For a brief period, peaking around Christmas, I was a full-blown "prepper."
"Prepper" is what people preparing for a collapse civilized society following a massive natural or man-made disaster call themselves. In short, you store food, learn to protect it and learn how to get along without electricity. It was the last part that appeals to the Boy Scout in me. It's scary to think about how much we depend on societal systems, electricity, plumbing, water, WiFi, telephone.
I started by watching episode after episode of Doomsday Preppers on National Geographic Channel. That show taught me several things: everyone should have a "bugout bag," a short-notice survival bag; real preppers have enough money to buy and hide a steel "bugout shelter on their property;" wives placate their crazy husbands; and the television experts never think anyone is prepared enough.
To compliment my television tutorials I started reading Emergency by Neil
Strauss. Strauss, a hot shot music writer, describes his growing concern about being ill-equip to deal with what may lay around the corner and his efforts rectify that. It's a digestible view into the preppers, survivalists and perpetual traveler movements.
My increasing awareness led my to a Army Surplus store to do a little Christmas shopping. I was also spending spare brainwaves thinking about: Where I'd go if Folsom Dam collapsed? How long would it take for the cavalry to come? Is my home in the flood area?
Katrina was a real scare for many people. Many within the movement point to it as evidence of the government's inability to tackle disasters and evidence of how quickly the looters will come for your food stockpile.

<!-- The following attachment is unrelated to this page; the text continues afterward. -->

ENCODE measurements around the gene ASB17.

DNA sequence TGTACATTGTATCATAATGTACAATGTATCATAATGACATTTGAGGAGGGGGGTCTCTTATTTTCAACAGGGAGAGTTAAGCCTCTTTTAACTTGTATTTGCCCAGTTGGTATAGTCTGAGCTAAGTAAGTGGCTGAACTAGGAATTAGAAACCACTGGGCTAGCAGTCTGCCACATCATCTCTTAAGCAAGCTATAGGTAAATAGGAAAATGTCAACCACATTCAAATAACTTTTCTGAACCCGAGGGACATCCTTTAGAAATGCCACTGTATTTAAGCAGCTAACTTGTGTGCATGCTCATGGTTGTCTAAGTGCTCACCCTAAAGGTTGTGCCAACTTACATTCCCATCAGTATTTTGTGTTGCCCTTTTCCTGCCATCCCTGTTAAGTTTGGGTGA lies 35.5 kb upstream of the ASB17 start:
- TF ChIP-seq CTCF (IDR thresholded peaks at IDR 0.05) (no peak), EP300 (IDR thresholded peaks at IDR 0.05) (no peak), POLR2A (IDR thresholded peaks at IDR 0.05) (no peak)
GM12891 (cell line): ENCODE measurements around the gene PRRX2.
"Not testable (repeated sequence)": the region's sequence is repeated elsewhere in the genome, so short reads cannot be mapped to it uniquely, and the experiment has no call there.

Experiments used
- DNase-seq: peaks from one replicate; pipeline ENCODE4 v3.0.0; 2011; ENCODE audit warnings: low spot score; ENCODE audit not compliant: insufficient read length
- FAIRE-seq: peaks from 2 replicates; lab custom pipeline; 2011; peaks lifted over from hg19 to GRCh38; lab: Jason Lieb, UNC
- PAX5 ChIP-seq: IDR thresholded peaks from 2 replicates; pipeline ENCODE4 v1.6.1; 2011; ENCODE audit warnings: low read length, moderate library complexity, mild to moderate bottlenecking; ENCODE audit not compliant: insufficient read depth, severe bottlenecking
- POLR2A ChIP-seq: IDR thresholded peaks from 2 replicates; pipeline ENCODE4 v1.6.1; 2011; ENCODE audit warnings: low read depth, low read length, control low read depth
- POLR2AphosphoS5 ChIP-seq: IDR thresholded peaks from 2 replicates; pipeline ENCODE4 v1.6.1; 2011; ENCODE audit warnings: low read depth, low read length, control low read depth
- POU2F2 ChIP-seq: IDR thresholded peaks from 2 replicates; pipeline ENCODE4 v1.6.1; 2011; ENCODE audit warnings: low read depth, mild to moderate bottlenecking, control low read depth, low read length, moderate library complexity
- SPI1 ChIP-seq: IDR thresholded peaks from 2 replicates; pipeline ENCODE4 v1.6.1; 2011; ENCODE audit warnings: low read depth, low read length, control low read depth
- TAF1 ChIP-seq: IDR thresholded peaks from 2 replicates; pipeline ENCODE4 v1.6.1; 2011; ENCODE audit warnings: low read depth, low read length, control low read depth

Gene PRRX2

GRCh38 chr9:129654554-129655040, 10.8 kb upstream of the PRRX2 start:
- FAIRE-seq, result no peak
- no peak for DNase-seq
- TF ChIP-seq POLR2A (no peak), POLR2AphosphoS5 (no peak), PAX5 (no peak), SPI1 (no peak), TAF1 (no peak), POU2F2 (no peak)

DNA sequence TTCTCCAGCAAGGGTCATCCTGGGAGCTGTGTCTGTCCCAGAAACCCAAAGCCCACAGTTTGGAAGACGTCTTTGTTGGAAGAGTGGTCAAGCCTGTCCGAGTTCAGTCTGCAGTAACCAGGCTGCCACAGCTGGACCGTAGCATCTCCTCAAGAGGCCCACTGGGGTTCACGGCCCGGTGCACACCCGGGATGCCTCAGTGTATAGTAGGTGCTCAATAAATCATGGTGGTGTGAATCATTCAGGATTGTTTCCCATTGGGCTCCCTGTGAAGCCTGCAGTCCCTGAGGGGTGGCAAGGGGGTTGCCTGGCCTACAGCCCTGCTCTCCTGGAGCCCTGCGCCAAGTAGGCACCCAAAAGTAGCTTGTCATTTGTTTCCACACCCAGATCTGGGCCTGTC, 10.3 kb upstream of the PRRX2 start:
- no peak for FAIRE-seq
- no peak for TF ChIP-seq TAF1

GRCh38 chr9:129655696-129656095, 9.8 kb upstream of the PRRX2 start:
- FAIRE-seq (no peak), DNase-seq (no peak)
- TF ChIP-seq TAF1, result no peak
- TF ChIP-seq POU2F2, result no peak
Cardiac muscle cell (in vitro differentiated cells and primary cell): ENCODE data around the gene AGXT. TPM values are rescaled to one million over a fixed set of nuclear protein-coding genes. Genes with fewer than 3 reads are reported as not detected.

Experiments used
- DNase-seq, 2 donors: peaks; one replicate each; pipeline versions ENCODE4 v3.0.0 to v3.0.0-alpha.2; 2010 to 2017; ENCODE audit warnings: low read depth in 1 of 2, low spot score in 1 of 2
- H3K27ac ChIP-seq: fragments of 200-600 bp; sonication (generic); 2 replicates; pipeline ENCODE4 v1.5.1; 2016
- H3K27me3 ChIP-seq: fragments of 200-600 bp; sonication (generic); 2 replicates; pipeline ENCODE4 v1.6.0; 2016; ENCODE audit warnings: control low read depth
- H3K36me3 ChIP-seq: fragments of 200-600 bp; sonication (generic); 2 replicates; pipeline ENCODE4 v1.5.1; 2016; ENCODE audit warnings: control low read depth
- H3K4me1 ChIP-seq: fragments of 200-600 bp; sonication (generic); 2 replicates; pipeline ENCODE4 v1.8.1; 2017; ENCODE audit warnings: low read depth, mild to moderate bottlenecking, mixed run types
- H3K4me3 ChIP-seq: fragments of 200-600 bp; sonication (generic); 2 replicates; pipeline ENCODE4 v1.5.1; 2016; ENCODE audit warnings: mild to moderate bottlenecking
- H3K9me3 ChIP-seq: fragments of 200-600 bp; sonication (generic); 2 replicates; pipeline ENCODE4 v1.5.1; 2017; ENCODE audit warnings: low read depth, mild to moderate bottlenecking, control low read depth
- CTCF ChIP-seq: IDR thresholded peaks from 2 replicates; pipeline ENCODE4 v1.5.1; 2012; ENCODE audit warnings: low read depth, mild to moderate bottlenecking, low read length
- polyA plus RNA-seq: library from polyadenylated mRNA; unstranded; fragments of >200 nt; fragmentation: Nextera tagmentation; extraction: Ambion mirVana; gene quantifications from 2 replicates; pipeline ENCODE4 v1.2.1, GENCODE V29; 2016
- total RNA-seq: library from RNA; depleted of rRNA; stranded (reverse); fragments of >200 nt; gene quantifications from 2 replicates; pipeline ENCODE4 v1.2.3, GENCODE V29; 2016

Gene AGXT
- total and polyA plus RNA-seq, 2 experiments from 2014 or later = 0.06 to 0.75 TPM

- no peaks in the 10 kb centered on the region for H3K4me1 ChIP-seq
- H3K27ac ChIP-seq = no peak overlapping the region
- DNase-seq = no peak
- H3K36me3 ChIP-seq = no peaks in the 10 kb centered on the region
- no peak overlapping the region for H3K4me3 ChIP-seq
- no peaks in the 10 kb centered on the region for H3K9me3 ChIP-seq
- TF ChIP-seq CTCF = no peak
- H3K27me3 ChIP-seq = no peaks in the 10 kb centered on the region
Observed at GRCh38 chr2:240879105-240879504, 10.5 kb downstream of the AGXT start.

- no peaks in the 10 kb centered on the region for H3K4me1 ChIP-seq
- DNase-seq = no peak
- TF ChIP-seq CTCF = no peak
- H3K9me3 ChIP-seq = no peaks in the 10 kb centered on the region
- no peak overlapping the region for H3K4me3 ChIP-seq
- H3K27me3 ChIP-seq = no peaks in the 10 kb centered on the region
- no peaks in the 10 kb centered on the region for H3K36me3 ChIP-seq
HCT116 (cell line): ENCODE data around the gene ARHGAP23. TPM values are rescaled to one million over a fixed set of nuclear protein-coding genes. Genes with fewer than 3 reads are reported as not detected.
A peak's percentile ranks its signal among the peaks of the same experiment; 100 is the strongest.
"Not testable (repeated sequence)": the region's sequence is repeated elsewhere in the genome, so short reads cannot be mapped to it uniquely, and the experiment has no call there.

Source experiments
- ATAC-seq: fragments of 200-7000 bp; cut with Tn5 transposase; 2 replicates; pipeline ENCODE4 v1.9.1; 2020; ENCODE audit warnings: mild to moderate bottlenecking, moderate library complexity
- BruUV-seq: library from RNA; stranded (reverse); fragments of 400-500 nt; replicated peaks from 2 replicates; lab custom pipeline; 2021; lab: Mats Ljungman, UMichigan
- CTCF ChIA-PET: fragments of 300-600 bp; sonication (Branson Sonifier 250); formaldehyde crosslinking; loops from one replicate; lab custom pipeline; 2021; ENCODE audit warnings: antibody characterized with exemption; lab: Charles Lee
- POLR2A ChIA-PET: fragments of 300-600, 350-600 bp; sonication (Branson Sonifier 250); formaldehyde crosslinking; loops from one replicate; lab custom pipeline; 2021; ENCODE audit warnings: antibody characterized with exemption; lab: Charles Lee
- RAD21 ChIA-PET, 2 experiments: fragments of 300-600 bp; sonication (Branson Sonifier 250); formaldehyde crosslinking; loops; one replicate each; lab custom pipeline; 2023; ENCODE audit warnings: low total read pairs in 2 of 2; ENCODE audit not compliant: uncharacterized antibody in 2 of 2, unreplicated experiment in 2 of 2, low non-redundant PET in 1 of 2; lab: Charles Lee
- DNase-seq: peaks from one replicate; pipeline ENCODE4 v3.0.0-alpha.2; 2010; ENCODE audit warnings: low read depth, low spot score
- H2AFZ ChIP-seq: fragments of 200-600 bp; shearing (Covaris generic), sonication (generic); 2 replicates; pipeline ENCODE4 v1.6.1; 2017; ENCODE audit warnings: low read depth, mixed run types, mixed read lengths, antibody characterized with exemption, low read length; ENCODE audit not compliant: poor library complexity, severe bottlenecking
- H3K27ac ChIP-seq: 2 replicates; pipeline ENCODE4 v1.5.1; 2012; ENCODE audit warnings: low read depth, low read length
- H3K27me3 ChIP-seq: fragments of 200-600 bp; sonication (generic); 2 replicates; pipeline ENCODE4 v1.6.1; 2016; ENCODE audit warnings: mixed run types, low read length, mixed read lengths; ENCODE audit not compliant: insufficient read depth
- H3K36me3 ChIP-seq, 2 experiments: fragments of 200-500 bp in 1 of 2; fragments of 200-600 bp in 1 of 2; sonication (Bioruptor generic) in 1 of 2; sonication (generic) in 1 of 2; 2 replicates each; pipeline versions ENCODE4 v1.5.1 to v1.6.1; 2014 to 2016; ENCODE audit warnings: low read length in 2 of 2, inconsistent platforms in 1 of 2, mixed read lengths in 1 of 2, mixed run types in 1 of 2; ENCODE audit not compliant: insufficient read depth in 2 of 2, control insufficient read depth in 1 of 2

I since finished the book and eased up my on preps. Not because I'm ready, but in part because I have a little more faith in man than most of those people. Super Storm Sandy showed the depth of American's compassion and empathy. If one area of the country is threatened, there are plenty of people in a position to rush in to help... unless its a total economic collapse, then I'll meet you at Black Rock City.
Monday, February 18, 2013
Sunday, February 17, 2013
As spring approaches, I know at least one thing I'll be doing this summer. I'm going back to Burning Man. I'm convinced I can get it right.
I bought a ticket and the majority of the people I camped with last year are coming back, so that is all settled. The open question is whether I go as a journalist or just go as a mission in self discovery. (Truth: It's always a little of both).
Last year, I wrote a piece for The Root magazine on diversity at Burning Man. It's a fine piece and I'm happy I did it, but the technical issues that I had to be overcome to file without leaving the desert were pretty significant.
It basically took big chunks of two days to produce: one day interviewing, writing, shooting and editing pictures and one day trying to get a WiFi signal strong enough to send words and pictures out then having to go back to the WiFi to answer editing questions.
For the most part, Burning Man is a low tech environmental. They don't provide WiFi and phone signals are spotty at best. The WiFi that is there is provided by people just like me who do it to do it. Most take advantage of the lack of connectivity. It's one week where you can tell your boss that "no you won't be checking emails" while your away. It's amazing how much freer one's mind is when our real-world work lives, bills and pressures are told to take a vacation. We - myself included - make fun of people who walk around hoping to get one bar of phone signal so they can get a text message.
But the writer in me enjoyed trying to translate experiences into words. Burning Man is filled with so much going on it a writer's dream and nightmare. Part of me wants to explore other mediums. I'd love to get behind the mic at the Burning Man radio station. I started performing one-man improv shows with a megaphone and I've toyed with video.
Of my videos my 2011 is by far the most popular before the word "chick" is in the title.
If you have Burning Man stories ideas, I'd love to have them. Even better would be ideas for outlets that will pay me for those words.